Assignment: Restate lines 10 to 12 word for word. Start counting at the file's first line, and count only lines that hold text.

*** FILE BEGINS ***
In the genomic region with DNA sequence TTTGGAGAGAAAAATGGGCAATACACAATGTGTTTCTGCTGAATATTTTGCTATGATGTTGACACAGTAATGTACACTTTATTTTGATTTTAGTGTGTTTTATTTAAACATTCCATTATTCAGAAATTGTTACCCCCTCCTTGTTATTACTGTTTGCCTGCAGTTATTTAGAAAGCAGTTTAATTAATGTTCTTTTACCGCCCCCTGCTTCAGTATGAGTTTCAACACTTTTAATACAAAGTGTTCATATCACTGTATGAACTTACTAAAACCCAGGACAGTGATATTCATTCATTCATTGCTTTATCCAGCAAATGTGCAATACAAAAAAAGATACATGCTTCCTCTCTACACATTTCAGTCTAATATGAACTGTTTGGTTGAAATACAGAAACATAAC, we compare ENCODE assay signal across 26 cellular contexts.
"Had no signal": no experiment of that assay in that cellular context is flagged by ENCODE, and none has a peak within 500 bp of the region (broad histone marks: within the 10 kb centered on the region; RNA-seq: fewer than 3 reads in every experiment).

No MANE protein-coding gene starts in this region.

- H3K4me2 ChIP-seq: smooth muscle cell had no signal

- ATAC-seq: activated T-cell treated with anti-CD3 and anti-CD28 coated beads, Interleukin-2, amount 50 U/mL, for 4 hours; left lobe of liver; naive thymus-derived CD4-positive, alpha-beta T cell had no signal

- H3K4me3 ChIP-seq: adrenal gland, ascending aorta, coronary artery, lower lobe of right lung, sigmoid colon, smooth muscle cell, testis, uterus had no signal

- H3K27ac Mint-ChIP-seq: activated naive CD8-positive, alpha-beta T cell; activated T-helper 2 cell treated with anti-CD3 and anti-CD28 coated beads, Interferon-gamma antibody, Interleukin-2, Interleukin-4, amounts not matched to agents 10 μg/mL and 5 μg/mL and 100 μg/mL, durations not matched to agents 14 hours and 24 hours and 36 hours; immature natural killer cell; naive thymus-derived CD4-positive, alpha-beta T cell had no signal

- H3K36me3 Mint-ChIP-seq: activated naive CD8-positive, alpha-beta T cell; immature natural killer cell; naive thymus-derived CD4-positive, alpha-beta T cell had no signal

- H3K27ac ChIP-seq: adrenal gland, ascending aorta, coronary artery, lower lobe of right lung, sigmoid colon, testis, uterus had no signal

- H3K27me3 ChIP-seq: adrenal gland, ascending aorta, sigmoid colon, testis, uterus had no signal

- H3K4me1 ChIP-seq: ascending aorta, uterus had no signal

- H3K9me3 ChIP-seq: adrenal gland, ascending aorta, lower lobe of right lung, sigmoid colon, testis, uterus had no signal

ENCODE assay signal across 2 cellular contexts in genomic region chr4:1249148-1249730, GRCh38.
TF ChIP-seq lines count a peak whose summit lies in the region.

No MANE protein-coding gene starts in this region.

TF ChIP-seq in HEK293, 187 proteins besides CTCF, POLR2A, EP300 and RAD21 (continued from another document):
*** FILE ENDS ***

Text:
- H3K27me3 ChIP-seq: adrenal gland, ascending aorta, sigmoid colon, testis, uterus had no signal

- H3K4me1 ChIP-seq: ascending aorta, uterus had no signal

- H3K9me3 ChIP-seq: adrenal gland, ascending aorta, lower lobe of right lung, sigmoid colon, testis, uterus had no signal